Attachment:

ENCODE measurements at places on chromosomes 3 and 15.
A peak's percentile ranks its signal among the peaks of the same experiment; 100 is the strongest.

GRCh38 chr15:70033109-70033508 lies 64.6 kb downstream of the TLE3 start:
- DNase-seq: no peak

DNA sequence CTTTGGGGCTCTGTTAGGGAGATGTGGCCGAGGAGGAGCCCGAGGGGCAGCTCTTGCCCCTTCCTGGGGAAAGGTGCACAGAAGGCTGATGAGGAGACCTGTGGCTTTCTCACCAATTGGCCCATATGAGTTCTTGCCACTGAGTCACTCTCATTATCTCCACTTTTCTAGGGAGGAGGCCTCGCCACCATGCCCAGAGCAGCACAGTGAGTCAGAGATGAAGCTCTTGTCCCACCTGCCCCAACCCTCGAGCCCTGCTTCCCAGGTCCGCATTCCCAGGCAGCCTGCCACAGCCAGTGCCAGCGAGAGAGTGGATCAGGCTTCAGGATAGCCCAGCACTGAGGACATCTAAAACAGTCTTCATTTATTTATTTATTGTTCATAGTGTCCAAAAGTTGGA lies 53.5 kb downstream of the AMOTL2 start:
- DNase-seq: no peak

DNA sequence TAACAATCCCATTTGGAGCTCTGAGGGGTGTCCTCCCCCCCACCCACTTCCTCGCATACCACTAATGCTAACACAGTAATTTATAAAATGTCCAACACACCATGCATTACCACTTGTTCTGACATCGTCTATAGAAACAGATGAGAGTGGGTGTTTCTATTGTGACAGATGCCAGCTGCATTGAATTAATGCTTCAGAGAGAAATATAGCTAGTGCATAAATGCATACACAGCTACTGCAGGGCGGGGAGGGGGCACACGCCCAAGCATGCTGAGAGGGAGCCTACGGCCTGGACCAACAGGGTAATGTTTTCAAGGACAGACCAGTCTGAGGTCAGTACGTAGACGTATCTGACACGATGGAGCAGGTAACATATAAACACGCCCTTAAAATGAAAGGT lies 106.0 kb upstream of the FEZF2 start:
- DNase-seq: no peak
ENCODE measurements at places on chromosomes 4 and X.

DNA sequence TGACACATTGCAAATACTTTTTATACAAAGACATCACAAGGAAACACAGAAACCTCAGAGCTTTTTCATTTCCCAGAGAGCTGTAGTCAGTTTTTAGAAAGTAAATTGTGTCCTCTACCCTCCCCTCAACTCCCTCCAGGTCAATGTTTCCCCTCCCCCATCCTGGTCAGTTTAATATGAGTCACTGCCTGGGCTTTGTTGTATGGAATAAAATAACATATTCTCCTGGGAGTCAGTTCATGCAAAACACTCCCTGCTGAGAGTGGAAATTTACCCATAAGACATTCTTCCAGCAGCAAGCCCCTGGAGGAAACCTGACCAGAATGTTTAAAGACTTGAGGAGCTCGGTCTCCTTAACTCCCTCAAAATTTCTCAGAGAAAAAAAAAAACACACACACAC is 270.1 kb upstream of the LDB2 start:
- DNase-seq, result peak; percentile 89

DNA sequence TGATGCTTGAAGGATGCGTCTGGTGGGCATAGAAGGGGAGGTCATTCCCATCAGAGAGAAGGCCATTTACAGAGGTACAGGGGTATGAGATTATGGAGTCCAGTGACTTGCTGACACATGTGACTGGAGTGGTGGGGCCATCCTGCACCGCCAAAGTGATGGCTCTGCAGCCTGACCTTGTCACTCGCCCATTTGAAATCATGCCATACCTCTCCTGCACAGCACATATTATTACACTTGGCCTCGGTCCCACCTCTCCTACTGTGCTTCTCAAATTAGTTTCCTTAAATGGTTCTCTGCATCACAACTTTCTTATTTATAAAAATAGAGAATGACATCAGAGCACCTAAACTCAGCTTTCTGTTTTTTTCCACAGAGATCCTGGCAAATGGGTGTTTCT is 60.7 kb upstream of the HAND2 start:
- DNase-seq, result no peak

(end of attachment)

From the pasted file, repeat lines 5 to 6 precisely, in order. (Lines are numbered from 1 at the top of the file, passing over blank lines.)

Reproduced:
DNA sequence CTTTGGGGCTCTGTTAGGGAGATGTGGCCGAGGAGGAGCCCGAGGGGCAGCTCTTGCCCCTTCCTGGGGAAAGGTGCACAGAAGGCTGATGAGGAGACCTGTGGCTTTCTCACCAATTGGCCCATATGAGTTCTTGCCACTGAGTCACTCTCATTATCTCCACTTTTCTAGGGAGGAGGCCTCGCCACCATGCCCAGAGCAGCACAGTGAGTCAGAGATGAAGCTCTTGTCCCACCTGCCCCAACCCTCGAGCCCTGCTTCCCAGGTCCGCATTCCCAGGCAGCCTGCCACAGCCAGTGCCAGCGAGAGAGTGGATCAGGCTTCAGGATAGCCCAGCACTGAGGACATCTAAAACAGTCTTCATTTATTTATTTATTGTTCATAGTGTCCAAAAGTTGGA lies 53.5 kb downstream of the AMOTL2 start:
- DNase-seq: no peak